Civil society groups in Gujarat are vigorous and organised around one of many principles. Some are community or caste institutions, though not necessarily exclusivist. Others are professional guilds, in a sense, such as those of diamond traders with businesses in Antwerp but pouring collective resources into the village or district back home. Still others are faith-based, created by Hindu or in some cases Muslim sects.
In the longer-term rehabilitation and rebuilding following the earthquake, Modi–who took charge as chief minister nine months after that frightening morning on January 26, 2001–empowered and galvanised civil society groups and individual citizens and households, rather than bypassed them. Whole villages and towns were rebuilt, with the design of buildings and houses left to the user community rather than a bureaucrat. Third-party monitoring for seismic-resistance was insisted upon. In terms of funding, the government supplemented the contributions of individual users and/or civil society and donor institutions in a genuine public-private partnership–but one driven by society, not the state.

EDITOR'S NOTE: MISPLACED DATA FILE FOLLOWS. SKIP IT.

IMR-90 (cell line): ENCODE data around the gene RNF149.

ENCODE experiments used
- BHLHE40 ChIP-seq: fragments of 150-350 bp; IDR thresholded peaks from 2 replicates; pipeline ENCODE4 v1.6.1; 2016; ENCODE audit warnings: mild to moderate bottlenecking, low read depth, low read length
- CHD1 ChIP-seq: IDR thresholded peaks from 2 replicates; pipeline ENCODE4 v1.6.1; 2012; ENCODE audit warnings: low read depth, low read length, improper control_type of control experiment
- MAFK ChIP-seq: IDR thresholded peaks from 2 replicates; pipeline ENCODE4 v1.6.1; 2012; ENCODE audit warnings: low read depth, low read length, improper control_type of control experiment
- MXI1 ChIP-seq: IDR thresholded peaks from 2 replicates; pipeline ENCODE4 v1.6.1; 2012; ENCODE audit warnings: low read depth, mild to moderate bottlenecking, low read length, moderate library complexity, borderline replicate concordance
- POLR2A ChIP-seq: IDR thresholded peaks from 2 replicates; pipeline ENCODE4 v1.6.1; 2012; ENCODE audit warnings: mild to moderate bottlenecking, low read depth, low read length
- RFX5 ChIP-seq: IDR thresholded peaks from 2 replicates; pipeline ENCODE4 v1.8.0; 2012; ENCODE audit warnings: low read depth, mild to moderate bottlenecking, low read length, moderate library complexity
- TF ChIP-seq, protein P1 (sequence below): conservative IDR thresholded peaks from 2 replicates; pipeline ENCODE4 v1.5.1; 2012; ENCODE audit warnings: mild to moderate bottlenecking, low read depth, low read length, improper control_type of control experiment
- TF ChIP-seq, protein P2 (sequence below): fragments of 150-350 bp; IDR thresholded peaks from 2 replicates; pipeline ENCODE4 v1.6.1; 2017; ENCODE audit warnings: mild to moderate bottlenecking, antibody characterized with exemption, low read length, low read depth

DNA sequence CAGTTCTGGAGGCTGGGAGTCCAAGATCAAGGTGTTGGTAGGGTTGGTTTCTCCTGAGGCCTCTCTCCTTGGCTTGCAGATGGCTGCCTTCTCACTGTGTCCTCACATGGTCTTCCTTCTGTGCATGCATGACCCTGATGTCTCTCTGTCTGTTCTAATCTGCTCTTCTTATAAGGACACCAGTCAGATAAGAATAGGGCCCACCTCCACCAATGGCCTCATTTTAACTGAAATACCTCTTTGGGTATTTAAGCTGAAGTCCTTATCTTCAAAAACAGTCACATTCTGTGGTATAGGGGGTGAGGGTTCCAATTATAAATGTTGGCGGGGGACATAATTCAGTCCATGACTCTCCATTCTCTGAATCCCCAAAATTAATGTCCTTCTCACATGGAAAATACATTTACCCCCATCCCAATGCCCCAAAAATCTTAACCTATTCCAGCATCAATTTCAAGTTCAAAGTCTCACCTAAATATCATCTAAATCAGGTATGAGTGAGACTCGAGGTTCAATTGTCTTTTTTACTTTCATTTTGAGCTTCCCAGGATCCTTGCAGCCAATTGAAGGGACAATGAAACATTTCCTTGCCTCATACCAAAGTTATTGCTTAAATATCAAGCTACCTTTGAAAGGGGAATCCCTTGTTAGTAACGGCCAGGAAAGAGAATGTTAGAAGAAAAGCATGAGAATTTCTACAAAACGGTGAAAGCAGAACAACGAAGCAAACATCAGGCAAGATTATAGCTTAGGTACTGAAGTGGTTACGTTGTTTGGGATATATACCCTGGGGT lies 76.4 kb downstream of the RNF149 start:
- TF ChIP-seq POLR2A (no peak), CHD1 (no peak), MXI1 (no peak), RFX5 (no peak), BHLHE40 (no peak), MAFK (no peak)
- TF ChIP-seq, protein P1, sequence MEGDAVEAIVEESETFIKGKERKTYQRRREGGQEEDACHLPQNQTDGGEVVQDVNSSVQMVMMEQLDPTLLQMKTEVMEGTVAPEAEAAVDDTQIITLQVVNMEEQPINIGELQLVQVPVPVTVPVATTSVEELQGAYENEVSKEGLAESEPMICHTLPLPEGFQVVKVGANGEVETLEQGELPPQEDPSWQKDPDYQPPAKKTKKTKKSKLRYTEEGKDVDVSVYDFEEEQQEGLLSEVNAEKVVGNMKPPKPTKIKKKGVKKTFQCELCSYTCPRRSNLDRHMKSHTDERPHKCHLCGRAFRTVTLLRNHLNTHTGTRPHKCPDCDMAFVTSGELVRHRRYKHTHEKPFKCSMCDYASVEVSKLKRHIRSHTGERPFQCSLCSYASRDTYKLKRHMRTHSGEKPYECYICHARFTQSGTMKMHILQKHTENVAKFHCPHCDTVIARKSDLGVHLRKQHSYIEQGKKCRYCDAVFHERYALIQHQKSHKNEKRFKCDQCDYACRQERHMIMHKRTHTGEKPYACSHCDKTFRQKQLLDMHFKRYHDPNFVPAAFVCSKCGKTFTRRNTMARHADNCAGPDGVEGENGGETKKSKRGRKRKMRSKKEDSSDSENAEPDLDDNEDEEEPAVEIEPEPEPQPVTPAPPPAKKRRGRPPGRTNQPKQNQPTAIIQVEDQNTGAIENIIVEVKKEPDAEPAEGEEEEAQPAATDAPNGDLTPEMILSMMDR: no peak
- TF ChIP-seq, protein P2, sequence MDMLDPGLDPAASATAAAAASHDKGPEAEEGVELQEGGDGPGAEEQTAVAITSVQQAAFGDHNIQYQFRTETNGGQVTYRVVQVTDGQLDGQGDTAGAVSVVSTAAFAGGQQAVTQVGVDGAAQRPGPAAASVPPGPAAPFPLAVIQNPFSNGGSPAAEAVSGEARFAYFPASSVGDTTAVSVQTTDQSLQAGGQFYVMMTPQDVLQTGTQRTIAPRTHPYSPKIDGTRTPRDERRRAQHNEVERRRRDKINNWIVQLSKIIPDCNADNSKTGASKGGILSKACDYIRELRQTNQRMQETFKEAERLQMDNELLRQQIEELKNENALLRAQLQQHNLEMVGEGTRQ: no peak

Modi used the opportunity for a larger reimagining of Kutch. Blessed with a spectacular landscape, Kutch has historically been a source of economic migration. People have had to leave to get jobs and set up businesses in other cities, from Mumbai to Mombasa. Modi thought out of the box. He made entrepreneurship integral to post-earthquake rehabilitation. His government offered tax concessions to companies that invested in Kutch. Today, a zone that gave its people restricted economic opportunities till the end of the 20th century is bustling with industry and is a huge job creator. The Kutch boom is a post-earthquake legacy.